Our experience was that DD moved back a few weeks into year 2. She had missed quite a bit but hasn't struggled here. We have helped at home on a few things. To be honest I think moving back at the start of year 2 is a good time because they are still doing some recaps of the basic phonics for some kids and I've heard that a lot of kids improve vast amounts during this year. The things that have helped DD are reading every night, maths whizz. She's not a willing writer to be honest but she's doing well enough considering all the change. School are pretty good at working with her. I've recently done some rapid recall with her as this wasn't something that she had been exposed to. After almost a 6 months I think she's not far off of where she would be had she started in reception. Workbooks do give you a good indication of what they are working at in Key Stage 1 here and i would say mathswhizz has helped me to help DD by understanding the methods they use.

I hope my waffle helps. Good luck with the move.


p.s I'm pleased with the teaching in comparison to the country we were in.

RoadArt Fri 03-Jun-11 06:45:10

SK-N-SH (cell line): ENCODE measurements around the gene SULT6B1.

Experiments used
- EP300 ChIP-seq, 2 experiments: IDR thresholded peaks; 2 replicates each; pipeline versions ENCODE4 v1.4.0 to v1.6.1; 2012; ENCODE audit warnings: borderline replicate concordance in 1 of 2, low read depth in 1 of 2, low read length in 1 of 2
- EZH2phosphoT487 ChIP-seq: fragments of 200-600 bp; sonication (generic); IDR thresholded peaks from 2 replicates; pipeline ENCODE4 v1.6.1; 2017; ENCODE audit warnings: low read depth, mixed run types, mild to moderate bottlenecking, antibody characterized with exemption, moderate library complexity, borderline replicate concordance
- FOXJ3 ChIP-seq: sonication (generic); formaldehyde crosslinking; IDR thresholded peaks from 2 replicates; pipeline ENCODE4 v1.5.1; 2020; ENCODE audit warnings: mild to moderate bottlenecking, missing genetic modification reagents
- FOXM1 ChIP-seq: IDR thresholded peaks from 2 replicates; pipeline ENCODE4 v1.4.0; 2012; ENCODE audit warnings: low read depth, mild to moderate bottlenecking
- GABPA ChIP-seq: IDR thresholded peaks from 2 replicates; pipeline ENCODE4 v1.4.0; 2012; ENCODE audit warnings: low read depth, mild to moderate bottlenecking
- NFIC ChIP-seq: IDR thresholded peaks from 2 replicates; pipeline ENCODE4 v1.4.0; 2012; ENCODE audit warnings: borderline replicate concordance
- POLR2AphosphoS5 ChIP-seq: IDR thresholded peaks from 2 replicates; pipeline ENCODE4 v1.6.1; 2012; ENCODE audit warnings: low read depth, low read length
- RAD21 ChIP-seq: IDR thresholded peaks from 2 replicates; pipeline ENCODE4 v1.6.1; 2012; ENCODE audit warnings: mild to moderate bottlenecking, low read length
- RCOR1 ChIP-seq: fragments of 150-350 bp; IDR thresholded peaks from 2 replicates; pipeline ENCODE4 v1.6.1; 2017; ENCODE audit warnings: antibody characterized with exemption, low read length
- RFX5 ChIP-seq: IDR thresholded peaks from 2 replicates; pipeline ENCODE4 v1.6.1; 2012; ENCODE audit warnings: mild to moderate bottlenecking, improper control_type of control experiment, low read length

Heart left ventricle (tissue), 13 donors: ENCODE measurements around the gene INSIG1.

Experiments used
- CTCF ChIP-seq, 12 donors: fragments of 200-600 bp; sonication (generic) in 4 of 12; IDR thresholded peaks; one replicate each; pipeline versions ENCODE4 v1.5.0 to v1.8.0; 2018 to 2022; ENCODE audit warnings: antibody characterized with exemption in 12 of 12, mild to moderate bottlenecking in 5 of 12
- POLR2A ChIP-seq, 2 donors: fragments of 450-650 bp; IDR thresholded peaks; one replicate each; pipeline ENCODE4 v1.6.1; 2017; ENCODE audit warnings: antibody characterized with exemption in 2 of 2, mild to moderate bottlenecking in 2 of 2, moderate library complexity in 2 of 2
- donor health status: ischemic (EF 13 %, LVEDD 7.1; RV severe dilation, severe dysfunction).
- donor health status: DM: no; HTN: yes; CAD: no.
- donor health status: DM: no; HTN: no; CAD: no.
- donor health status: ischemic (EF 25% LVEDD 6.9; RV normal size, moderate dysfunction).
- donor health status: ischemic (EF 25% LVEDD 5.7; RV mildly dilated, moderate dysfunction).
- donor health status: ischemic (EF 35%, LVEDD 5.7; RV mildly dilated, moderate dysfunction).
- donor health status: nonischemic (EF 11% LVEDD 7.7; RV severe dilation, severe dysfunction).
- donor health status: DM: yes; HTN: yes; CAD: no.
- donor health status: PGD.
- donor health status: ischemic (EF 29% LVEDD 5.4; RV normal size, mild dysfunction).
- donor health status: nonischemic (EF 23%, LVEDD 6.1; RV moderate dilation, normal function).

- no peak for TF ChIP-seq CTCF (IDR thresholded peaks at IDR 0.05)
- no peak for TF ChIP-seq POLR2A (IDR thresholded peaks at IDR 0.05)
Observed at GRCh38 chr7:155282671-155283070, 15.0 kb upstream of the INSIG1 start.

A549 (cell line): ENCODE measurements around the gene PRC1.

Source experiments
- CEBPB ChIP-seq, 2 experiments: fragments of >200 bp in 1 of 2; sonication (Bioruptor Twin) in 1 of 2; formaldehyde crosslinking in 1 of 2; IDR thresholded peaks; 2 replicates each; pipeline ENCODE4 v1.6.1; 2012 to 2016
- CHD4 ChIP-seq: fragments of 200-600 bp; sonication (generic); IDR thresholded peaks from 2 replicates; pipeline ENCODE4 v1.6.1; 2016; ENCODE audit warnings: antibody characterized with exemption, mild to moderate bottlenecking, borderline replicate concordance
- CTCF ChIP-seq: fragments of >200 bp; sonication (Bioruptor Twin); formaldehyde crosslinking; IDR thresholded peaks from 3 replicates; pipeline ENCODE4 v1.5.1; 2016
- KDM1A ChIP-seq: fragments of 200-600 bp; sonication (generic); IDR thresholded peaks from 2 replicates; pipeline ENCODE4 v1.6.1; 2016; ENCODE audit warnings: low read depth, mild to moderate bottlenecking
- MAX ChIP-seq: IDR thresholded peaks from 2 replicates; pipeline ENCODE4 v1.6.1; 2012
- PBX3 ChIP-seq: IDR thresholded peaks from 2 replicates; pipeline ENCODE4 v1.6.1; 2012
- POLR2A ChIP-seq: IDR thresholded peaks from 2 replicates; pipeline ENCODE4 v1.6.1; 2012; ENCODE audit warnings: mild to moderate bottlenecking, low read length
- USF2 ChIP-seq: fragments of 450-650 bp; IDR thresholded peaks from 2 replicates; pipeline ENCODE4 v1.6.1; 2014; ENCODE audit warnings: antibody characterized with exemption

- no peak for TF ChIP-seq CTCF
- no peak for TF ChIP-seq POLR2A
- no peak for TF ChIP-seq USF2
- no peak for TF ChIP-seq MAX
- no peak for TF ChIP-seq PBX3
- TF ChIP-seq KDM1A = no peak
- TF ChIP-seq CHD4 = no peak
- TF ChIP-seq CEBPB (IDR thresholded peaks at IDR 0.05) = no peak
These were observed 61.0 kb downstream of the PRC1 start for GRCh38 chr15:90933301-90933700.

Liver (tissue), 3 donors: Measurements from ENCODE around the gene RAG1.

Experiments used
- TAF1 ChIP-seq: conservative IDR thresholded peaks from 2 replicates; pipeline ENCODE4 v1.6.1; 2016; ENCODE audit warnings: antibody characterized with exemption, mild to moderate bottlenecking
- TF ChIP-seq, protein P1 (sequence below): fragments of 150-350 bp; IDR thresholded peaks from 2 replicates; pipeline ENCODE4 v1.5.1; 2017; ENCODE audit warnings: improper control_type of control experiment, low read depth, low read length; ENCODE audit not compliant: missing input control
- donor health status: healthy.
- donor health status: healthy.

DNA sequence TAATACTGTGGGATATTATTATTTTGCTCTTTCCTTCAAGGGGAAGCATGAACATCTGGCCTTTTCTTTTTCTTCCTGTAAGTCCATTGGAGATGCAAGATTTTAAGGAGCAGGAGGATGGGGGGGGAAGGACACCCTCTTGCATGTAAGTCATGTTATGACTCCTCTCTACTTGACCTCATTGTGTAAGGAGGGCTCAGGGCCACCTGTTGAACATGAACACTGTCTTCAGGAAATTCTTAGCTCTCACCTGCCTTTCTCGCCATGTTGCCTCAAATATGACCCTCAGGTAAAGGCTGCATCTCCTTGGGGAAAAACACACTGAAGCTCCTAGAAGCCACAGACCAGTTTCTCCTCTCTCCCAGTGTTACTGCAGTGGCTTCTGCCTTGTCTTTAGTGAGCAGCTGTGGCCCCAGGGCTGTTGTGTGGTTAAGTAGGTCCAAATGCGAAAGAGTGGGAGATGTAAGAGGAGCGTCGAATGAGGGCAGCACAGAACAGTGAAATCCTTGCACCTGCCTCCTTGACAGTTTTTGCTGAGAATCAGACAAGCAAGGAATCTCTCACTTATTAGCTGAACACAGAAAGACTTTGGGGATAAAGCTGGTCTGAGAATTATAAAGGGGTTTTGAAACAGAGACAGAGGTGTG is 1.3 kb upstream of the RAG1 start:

Wanderingfree. You can contact Mathletics and ask them to modify the course to the country you want to study. Dont believe they cant do it because they can!

RoadArt Fri 03-Jun-11 06:47:33

Is the curriculum really so different? I know the UK can be appear to be "ahead" but in reality it is the same, but they use different phrasing so its not so easy to compare. Sometimes the ages by which they should be able to achieve something is the only difference.

mummytime Fri 03-Jun-11 07:04:57

The one thing to be aware of is that (at least in State schools) teachers at primary level are used to teaching pupils at a wide range of stages. They are also increasingly used to getting children from other countries who usually don't eve speak English, and at 7 may have had very little if any school experience.

I would not worry.

Join the local library summer reading challenge and try to get to know a few children before he starts school in September, maybe talk about "number bonds to 10" the numbers that add up to make 10.